Social media etiquette at weddings

Today’s world is all about instant communication through Twitter, Instagram, Snapchat and Facebook. Like it or not, social media has taken over our private lives and special events.

Social media can be seen as the intrusive guest, particularly at a wedding. As the bride and groom, you want to avoid your friends and family stealing your thunder on your engagement or wedding day.

Ground rules save heartache

It’s easy for people to commit a social media faux pas, so it’s best to set acceptable ground rules at the start. In the long run it means less heartache and avoids the risk of falling out with friends and family online.

Your parents, grandparents and close friends don’t want to first hear of your engagement on Facebook, so tell them before posting on Facebook, Instagram or Twitter.

There’s no right time to change your ‘relationship status’ – that is up to you as a couple. After that comes the engagement ring photo, but don’t brag about the cost or carat size!


Help the day go smoothly

On the wedding day, focus on your guests instead of your phone and social media friends. If you want to update, ask a good friend to handle your social media throughout the ceremony, or hire someone before hand to do this. Another solution is for you to schedule tweets beforehand.

Paper invitations to a wedding are far more personal but if you do go down the paperless route, there are lots of websites that will customise your invitations.


Don’t post negative feelings

Planning a wedding can be very stressful so tread carefully as no-one wants animosity around their event. It would be very easy to post your frustrations or negative feelings about individuals and situations, but this could rebound and create bad feeling.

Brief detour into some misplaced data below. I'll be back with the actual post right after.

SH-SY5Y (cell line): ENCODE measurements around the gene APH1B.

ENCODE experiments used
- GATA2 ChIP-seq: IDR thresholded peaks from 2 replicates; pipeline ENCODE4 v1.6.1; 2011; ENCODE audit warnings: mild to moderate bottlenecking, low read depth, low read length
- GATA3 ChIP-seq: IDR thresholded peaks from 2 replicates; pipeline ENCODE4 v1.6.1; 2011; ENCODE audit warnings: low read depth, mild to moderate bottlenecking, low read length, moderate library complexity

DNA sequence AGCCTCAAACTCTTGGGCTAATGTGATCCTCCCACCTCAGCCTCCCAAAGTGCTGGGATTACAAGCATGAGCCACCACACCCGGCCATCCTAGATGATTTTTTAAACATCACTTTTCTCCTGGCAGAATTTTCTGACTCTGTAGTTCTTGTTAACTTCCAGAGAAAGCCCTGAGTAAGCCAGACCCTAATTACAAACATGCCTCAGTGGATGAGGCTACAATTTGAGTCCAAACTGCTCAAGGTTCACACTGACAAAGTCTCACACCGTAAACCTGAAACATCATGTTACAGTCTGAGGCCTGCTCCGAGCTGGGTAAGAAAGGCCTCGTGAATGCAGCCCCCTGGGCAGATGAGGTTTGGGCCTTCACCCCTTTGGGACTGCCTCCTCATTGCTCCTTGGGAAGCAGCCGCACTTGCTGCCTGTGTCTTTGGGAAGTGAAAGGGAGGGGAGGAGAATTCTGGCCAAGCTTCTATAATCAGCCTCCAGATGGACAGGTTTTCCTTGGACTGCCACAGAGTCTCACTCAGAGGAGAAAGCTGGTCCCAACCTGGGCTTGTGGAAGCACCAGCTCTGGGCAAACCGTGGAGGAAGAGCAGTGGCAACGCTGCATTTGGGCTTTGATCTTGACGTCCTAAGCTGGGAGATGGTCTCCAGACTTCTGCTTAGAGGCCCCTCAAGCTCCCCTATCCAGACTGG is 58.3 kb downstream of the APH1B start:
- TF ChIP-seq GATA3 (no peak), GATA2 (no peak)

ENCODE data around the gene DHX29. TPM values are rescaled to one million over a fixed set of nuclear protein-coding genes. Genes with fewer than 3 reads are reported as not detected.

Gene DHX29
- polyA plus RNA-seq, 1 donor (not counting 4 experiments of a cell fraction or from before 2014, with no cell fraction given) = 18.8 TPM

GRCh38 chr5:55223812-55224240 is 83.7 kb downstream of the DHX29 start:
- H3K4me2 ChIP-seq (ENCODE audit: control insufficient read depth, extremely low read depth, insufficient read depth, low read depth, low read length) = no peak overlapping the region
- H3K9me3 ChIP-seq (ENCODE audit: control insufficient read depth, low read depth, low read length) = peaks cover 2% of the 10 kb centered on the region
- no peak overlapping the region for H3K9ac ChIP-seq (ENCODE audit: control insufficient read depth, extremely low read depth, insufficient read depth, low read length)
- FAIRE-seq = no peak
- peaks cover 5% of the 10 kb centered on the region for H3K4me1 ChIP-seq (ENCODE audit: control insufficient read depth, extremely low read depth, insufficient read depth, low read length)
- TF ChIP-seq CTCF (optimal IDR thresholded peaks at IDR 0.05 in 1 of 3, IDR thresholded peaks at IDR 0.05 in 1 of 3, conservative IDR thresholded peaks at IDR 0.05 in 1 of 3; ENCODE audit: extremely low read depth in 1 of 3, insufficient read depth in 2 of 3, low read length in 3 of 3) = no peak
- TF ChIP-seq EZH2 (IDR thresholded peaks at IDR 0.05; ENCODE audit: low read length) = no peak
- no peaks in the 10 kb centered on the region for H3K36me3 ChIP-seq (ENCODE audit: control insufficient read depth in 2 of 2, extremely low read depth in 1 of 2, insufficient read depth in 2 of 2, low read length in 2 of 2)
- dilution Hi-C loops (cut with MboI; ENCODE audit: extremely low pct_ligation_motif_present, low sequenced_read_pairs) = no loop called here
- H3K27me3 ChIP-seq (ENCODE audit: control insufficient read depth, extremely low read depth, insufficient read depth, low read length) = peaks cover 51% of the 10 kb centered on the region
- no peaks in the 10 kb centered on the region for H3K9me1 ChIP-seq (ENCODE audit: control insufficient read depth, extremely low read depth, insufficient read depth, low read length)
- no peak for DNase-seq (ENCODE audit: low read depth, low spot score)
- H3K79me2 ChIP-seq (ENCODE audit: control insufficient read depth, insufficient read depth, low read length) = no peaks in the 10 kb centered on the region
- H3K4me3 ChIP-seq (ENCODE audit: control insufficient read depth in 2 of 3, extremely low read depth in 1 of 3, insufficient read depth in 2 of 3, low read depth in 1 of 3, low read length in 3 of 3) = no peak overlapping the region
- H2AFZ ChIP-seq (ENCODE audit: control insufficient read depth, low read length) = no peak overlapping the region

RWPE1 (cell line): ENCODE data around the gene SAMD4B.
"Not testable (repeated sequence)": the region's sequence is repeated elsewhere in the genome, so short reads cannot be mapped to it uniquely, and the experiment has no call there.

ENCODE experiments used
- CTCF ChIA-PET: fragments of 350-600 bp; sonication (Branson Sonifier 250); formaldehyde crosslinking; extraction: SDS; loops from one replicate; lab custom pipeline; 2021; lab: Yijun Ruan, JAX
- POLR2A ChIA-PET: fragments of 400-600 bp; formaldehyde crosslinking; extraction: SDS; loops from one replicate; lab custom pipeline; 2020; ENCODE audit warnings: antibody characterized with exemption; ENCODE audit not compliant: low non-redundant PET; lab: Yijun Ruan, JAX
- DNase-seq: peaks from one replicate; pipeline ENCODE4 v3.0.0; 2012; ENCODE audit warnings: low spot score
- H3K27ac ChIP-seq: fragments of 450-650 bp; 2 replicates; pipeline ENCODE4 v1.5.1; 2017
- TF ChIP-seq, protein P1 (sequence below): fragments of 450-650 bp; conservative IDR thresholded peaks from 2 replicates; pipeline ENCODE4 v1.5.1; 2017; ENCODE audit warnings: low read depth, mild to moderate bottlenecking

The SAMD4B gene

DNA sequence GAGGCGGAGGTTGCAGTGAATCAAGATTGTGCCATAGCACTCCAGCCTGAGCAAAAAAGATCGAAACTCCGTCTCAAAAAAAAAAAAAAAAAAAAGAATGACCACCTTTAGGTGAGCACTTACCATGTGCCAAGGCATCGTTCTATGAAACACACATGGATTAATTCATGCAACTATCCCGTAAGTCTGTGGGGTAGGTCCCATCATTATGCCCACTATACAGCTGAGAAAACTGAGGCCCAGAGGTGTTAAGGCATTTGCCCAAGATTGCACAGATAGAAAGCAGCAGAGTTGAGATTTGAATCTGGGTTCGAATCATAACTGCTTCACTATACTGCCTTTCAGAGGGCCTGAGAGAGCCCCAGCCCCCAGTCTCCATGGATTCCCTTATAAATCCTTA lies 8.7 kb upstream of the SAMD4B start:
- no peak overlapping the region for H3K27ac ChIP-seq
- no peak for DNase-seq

Stick to tradition and don’t reveal anything about the bridal dress. The groom wants to see the bride in her dress moments before they wed and not in advance online.

Discuss wedding plans privately by phone or face-to-face and not openly on social media. It could be awkward for those who aren’t invited.

Everyone loves surprises so don’t reveal too many details about your wedding online.


Live in the moment

Guests need to respect the newly-weds’ wishes not to post photos before they do. One solution is to have an unplugged wedding, with guests keeping off social media. One advantage of an unplugged wedding is that the couple and their guests are living in the moment and aren’t distracted by their mobiles.

Professional photographers shouldn’t have to contend with loads of mobile phones waving around or the couple having lots of photos of their guests glued to screens.

A good rule for guests is not to get in the way of the professional photographer -by staying seated during the ceremony and not leaning into the aisle with their phones.

For the best of both worlds, why not go for an unplugged wedding and plugged-in reception? This means that the official photos on your list will have been done so it can be a free-for-all once the party gets started.


People will respect your decision

The way to tell guests about the unplugged rule is to mention it on your wedding website or a note in your invitation. You will find that people will respect your decision.

Couples who want to encourage use of social media will display a wedding hashtag on their website and also at the wedding. This means that everyone is free to snap away and share images on social media.

Don’t thank people publicly or post pictures of your engagement and wedding presents, as it’s not a competition. It’s far better to send a thank-you note as it shows you’ve taken time and thought.

It is not polite to discuss the cost of the wedding online or grumble about the mounting budget, as this will make uncomfortable reading for the guests.

There are no guarantees that everyone will stick to the rules but by asking for what you want, it will at least reduce the risk of photo mishaps. And if you do go for a plugged-in celebration, enjoy being in the tech limelight.